After more than two and a half years where the upward pressure on inflation was coming from Energy Products and Mortgage Interest, the past few months have seen the overall inflation rate and the core inflation rate converge (while also increasing).
Core inflation is measured by excluding the impact of energy products and mortgage interest from the overall CPI. These account for 17% of the overall CPI basket so ‘core’ inflation here is the remaining 83%. It can be seen below that this measure of inflation is now running at its highest rate since the start of 2009.
In August both overall inflation rate was 2.0% per annum with the core rate just above this. The Energy Products category recorded 10% inflation over the past twelve months while Mortgage Interest in the CPI is now 13% lower than it was this time last year (this followed from Mario Draghi’s almost immediate decisions to reverse the 0.5 percentage points of interest rate increases introduced by Jean Claude Trichet in the summer of 2011). The weights for energy products (11.4%) and mortgage interest (5.6%) in the CPI basket of goods means that the inflation rate for these combined is equal to 1.8%.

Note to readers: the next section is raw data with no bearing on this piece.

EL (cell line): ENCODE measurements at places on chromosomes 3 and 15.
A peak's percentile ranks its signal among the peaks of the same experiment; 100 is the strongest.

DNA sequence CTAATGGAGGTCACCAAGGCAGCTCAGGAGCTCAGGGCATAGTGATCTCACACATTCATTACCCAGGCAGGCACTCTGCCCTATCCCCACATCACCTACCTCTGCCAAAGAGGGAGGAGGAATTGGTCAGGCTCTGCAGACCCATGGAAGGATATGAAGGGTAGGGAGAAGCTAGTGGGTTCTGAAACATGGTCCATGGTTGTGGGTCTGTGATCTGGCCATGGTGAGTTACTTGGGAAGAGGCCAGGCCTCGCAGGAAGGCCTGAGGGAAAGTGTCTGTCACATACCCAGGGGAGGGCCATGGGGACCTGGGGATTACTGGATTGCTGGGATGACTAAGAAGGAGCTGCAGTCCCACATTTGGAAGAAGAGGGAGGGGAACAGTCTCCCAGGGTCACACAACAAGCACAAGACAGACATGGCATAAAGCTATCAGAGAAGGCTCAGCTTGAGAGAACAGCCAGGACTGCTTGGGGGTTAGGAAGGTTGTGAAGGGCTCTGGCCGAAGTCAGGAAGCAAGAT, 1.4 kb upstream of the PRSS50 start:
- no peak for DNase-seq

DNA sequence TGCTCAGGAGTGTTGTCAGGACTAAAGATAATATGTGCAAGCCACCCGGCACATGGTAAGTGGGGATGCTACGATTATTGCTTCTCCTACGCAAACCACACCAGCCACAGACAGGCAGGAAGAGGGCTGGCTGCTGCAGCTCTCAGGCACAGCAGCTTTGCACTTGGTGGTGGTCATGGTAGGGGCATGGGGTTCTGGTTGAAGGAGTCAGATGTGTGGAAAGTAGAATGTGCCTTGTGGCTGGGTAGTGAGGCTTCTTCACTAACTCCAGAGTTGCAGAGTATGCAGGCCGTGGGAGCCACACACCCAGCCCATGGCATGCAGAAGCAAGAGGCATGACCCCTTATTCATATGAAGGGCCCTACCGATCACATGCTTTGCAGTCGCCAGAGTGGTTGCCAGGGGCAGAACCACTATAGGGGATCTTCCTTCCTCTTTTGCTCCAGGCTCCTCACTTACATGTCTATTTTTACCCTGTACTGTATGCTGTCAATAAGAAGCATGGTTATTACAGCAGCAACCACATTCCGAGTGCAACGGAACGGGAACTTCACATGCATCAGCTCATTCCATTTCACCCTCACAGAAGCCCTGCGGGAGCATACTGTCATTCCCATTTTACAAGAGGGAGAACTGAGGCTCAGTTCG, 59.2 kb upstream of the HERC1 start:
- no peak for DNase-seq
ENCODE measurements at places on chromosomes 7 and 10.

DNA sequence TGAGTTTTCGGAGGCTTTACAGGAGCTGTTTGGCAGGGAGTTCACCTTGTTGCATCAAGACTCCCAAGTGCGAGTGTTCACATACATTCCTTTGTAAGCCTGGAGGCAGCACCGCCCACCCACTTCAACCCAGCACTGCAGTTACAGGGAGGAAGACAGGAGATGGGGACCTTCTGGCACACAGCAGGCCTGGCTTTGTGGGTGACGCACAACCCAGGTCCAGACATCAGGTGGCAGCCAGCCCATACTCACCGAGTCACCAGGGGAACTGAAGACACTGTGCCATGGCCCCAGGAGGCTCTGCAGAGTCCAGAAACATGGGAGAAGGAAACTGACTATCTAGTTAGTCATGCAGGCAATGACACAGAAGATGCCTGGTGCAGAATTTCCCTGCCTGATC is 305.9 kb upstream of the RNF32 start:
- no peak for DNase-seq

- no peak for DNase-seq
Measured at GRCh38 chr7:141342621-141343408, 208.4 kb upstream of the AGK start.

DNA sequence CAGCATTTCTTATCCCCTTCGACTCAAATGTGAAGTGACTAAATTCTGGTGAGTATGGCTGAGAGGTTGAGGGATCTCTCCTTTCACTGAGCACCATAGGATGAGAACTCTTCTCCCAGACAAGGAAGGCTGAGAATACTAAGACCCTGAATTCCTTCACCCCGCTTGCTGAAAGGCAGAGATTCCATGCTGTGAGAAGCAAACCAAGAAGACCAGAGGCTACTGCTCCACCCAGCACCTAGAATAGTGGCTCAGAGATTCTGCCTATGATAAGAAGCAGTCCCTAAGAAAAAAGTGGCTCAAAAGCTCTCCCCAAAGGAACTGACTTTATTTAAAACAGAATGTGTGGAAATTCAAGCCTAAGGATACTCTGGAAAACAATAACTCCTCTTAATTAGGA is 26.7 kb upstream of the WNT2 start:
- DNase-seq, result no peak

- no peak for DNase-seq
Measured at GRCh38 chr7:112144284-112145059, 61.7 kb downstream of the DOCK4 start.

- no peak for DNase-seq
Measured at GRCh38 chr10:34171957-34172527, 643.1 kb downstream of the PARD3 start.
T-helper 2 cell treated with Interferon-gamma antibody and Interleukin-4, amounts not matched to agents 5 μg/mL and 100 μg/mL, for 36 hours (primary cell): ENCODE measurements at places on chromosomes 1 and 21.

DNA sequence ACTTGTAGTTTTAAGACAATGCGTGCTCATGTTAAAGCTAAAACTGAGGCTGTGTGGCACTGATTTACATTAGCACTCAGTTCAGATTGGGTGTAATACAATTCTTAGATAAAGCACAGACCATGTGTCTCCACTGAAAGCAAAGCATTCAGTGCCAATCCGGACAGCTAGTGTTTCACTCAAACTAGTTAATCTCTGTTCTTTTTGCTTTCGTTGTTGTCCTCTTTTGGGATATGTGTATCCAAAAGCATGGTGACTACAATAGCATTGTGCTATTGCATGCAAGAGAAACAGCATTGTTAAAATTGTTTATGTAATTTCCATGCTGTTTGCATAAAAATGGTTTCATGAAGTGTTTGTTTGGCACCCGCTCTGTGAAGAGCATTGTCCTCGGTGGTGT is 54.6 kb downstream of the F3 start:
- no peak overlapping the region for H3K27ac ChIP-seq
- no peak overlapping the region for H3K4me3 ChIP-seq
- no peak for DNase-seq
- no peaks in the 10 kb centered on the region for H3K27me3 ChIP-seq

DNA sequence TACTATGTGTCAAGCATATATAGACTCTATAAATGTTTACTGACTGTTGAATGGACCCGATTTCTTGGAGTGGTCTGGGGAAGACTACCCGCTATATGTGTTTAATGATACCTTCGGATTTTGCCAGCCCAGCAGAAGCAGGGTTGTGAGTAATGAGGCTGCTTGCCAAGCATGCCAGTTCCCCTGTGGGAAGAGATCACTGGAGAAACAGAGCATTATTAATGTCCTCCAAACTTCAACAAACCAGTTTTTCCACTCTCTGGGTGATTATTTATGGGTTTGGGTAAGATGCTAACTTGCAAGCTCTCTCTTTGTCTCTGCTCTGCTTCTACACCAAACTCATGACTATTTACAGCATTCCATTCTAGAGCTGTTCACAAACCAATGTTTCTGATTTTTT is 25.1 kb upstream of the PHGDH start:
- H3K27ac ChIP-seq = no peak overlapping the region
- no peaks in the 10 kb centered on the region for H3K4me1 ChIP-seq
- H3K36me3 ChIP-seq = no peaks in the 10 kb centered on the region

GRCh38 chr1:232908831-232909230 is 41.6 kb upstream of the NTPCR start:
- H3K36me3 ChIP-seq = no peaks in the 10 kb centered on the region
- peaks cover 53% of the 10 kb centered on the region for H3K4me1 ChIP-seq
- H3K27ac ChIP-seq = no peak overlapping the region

So what is pushing up the rate of inflation. Here is table from the CPI Detailed Sub-Indices release with categories that have a CPI weight greater than 0.25% and an annual inflation rate greater than 2.5% (fruit and vegetable juices ‘passed by compensation’ to meet the entry criteria).
An equivalent table with inflation rates of –2.5% or lower is below the fold.
This time telephone services and other personal effects bounced in off the post (either one) and it can be seen that the total weight of items with in this table of falling prices is one-third less than in the table of rising prices.Tweet